It’s these easy runs that will help keep you running consistently—the key that unlocks higher mileage. “A B+ average of consistent runs, strength work, and recovery measures stacked over weeks, months, and years will always trump sporadic A+ weeks followed by a total drop-off,” Flippin says.

5. Master the Long Run

For most people, the long run will make up the bulk of your weekly mileage, but it doesn’t just help you clock more time on your feet. It also teaches you mental stamina, how to deal with fatigue, and it can help you get comfortable with being uncomfortable. With years of practice, this is what many pros say pulls them through farther distances.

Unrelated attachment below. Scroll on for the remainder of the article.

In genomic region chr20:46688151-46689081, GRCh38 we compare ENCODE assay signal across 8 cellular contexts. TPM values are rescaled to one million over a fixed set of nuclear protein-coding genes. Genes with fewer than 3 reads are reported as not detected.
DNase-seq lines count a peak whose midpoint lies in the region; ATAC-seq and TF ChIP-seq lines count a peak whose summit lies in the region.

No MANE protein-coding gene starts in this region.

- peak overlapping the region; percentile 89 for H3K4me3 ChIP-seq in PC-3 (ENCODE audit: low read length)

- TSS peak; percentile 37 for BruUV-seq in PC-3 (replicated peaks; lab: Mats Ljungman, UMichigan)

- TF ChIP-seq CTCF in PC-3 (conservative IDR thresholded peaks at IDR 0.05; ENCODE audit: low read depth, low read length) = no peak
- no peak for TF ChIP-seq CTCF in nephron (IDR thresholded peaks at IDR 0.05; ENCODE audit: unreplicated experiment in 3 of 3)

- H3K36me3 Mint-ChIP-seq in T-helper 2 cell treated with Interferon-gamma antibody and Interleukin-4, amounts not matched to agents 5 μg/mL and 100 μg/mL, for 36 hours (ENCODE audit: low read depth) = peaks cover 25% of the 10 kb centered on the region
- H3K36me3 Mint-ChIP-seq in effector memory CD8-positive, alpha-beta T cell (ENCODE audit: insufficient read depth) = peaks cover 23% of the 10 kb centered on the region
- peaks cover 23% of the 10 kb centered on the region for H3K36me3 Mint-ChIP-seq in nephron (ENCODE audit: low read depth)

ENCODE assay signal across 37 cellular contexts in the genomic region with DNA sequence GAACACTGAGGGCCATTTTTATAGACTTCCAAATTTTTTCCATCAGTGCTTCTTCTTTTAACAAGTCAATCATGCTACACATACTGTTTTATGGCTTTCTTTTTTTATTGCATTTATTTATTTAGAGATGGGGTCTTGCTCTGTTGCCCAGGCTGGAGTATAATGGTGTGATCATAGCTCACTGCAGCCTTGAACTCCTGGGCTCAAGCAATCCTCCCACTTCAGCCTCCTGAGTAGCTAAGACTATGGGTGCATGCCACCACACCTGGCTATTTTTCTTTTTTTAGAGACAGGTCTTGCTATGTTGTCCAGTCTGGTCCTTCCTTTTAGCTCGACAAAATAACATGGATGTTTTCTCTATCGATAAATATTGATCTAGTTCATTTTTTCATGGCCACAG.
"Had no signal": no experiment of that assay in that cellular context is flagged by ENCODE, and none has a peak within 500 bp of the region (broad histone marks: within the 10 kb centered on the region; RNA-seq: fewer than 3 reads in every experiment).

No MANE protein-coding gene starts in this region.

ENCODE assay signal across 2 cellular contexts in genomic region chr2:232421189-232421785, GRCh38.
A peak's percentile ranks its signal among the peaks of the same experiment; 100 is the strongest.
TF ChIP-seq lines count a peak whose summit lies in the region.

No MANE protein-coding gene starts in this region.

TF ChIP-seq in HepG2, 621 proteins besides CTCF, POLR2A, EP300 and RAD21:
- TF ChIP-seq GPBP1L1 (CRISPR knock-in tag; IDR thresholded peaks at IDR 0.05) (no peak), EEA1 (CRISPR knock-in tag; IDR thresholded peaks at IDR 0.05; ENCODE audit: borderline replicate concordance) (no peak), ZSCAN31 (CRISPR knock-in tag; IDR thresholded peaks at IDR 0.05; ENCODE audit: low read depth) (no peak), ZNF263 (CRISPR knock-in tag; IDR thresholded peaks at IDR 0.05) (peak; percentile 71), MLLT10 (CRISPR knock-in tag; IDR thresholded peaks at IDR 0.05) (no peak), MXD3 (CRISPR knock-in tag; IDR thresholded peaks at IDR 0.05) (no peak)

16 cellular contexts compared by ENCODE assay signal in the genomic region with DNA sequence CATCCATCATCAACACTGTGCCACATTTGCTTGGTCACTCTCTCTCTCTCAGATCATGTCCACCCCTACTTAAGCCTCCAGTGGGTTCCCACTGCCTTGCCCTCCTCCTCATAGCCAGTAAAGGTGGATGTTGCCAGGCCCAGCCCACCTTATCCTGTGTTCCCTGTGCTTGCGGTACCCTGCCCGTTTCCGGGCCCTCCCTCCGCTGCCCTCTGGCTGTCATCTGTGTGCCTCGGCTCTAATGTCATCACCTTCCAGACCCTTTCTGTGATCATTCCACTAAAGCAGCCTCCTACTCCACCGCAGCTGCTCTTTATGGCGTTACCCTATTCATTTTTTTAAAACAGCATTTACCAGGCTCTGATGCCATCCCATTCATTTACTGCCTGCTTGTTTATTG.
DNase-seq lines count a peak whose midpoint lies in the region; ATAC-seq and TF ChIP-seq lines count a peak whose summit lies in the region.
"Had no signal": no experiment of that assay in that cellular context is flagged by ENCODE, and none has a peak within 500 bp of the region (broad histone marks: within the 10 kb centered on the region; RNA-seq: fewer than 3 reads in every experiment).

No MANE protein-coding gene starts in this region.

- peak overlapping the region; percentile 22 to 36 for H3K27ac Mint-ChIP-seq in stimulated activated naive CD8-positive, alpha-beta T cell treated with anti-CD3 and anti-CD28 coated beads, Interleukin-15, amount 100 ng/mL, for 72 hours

Even though Lawrence can deal with being uncomfortable for long periods of time, he still turns to mind games to mentally check off kilometres. For example, he often breaks a race down into small, manageable chunks, often focusing on the next fuel stop (typically about every six kilometres) as a check point. If he’s struggling to get to the next six-kilometre marker, he may tell himself he’ll feel better in 10 to 15 minutes and checks in again then.

In addition to breaking your long run up into segments, Newson also suggests dedicating each kilometre to someone else, which takes it outside of yourself and gives you another reason to keep going, and says to focus on the kilometre you’re in, simply putting one foot in front of the other.

Finally, the long run is the perfect time to practice your fueling and fluid intake, Newson says, considering you need energy to clock longer kilometres. Aim to take in carbs when going for 90 minutes or longer, and go for about 30 to 60 grams per hour after the first hour.